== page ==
USA: Drug Innovations Are Delivering for Patients; We Need Innovation In How They’re Paid For

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John M. O’Brien, recently appointed president and CEO of the US National Pharmaceutical Council, calls for innovation in benefit design reform to match the unparalleled speed and ingenuity with which the biopharmaceutical industry developed vaccines and therapeutics to combat the COVID-19 pandemic.

 

The biopharmaceutical industry developed COVID-19 vaccines and treatments at stunning speeds over the past 18 months, building on decades of dedicated work by scientists, doctors, and researchers in the drug industry. The pandemic spurred a focused and collaborative approach to innovation that delivered lifesaving health care interventions when we needed them the most. Now, we need this same kind of focused effort from all health care stakeholders to innovate on how we pay for vital medicines.

 

Innovative treatments can improve the quality of life for patients, but only if they have access to them. Research from the National Pharmaceutical Council (NPC) published in the Journal of Managed Care & Specialty Pharmacy showed that U.S. physicians attributed the majority of improvements in outcomes for patients with debilitating conditions to pharmaceutical and biopharmaceutical innovations, far ahead of other medical interventions.

 

Spending on these innovative treatments pays off — both in terms of patient health and financially. Between 1995 and 2015, total costs for chronic conditions including HIV, ischemic heart disease, and lung cancer went up, but when adjustments for inflation and disease prevalence are made to get a more accurate picture of per-patient costs, spending actually fell, even as outcomes improved, according to NPC research.

 

Yet, outdated health insurance benefit designs often create barriers that limit patient access to innovative, high-value medicines. It’s virtually undisputed that the current health care system is crushing patients with high out-of-pocket costs for needed medications.

 

Poorly designed insurance hurts not only a patient’s bank account, but also their overall health. A study from the UC Davis Institute for Population Health Improvement showed measurable differences in five-year relative survival for cancer patients based on what kind of insurance they have.

 

More broadly, one-size-fits-all benefit designs aren’t aligned to the reality that patients with the same condition may require different treatments based on their biology, comorbidities or other factors.

 

Insurers also should consider patient views and experiences when designing their benefits, much like biopharmaceutical companies do when designing clinical trials. A study by NPC and Tufts Medical Center’s Center for the Evaluation of Value and Risk in Health showed almost half of the health plan decision-makers surveyed reported never having engaged with patients when developing coverage policies.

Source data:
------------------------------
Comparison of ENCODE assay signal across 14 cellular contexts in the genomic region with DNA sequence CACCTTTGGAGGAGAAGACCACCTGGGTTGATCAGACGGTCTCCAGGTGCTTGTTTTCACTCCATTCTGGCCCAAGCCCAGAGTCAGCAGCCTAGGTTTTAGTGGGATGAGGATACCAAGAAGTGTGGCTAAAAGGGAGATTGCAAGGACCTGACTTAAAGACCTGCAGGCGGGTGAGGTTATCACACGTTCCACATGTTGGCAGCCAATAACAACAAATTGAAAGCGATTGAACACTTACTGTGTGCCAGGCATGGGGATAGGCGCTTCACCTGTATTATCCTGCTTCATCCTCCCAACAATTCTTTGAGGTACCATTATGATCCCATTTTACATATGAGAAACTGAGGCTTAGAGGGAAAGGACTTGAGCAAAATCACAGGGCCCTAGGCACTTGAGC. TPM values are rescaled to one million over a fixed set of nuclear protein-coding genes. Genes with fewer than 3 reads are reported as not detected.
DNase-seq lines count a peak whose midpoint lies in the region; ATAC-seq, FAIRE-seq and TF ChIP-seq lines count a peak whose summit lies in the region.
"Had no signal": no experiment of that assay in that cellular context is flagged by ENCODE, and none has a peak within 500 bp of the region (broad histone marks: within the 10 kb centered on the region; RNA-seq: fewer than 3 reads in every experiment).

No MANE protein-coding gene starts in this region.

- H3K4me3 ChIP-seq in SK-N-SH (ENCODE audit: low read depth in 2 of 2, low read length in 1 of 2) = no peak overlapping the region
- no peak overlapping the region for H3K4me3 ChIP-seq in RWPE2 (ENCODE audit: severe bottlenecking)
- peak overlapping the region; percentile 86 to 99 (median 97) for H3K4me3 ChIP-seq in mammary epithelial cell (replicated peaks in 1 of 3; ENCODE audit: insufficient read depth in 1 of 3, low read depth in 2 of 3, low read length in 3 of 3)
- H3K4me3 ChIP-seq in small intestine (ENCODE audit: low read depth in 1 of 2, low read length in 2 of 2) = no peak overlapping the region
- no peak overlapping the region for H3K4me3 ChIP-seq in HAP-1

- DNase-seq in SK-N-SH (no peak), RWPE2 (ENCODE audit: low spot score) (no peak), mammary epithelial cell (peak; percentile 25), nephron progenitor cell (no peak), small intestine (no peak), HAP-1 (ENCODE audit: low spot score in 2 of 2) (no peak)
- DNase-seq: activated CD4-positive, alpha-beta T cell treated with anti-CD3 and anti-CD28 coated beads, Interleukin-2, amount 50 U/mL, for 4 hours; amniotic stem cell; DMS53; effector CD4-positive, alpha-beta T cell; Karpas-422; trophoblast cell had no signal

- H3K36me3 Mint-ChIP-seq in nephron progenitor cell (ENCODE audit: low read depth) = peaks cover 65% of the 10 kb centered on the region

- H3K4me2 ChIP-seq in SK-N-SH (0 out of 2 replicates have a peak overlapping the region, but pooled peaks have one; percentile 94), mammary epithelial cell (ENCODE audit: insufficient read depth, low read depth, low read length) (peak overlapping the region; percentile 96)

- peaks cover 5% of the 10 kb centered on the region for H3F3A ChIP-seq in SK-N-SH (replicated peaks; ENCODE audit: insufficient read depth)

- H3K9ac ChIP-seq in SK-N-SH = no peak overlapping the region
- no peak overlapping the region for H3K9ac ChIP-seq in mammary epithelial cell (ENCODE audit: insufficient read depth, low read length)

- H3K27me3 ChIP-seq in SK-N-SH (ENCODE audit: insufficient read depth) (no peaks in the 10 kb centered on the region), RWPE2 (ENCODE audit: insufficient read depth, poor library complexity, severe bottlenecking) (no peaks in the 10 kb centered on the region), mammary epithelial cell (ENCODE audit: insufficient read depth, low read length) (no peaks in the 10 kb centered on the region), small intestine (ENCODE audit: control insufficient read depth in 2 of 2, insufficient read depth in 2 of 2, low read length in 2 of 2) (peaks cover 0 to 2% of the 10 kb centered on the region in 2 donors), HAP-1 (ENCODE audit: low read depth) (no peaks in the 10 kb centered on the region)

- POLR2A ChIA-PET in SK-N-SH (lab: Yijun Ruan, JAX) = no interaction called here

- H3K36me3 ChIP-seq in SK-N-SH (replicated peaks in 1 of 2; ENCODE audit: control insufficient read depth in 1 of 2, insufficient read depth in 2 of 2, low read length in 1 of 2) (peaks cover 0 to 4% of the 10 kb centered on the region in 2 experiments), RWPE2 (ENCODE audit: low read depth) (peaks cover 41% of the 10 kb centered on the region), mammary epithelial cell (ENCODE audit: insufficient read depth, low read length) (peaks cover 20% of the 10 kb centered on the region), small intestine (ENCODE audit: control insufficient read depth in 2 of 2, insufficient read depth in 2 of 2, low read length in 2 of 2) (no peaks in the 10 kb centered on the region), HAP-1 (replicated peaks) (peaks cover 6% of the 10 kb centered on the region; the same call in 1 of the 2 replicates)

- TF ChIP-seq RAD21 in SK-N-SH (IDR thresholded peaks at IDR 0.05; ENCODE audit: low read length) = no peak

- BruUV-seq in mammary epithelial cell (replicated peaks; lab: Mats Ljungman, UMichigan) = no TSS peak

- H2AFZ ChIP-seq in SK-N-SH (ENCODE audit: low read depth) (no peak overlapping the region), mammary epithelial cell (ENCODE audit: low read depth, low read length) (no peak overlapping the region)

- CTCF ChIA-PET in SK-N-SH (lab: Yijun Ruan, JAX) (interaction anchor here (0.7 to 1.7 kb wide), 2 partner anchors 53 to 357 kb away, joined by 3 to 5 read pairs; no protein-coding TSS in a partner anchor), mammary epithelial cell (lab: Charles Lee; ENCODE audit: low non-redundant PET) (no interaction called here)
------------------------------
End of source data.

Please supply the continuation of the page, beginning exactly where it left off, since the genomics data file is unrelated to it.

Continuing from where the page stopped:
Most Americans get their health insurance through their employer, so we must also ensure employers understand that helping their employees get better access to high-value care does not have to equal increased costs.

 

Some employers are already implementing an important change to lower out-of-pocket costs for employees. Thanks to a change in IRS rules, employers offering high-deductible health plans with health savings accounts can now cover an expanded list of preventive services and medications before patients meet their plan’s annual out-of-pocket deductible. Nearly half of all large employers have taken this step, recognizing potential savings not only for patients, but in downstream costs such as hospitalization and emergency department visits. To more fully understand the impact of this rule, NPC is conducting research to update uptake trends, learn about barriers to uptake, and gauge interest in expanding coverage to additional high-value services.

 

Despite this clear need for innovation in health payment mechanisms and benefit design, almost all of the public policy discussion on health spending is focused on drug pricing, even though drug spending in the U.S. accounts for less than one-fifth of total health care spending.

 

To patients, drug costs aren’t calculated by government or plan actuaries but by what they are asked to pay at the pharmacy counter. Many of the solutions currently being debated — such as price or spending limits focused only on drugs — may do very little to help patients dealing with costs at the pharmacy counter. A recent NPC-Xcenda survey of decision-makers at payers and pharmacy benefit managers showed that only 25% said they would pass along savings from a government-mandated drug discount to patients in the form of lower copays, and nearly 75% said a hypothetical 15% reduction in drug prices would be unlikely to change or broaden Part D coverage for medications on their formulary.

 

In addition, government-imposed budget caps to limit spending growth that solely focus on pharmaceuticals would lead to worse patient health outcomes compared to aggregate health budget caps, according to NPC research released earlier this year.

 

Our focus should always be on what works best for the patient. Viewed through that lens, two actions are necessary: 1) we must continue to develop the biopharmaceutical innovations that have made such a dramatic impact on patient lives around the globe and 2) we must find new ways to make sure patients have access to these treatments.

 

All parts of the health care system need to work together to deliver on these fronts. That work will bring us a healthier world.


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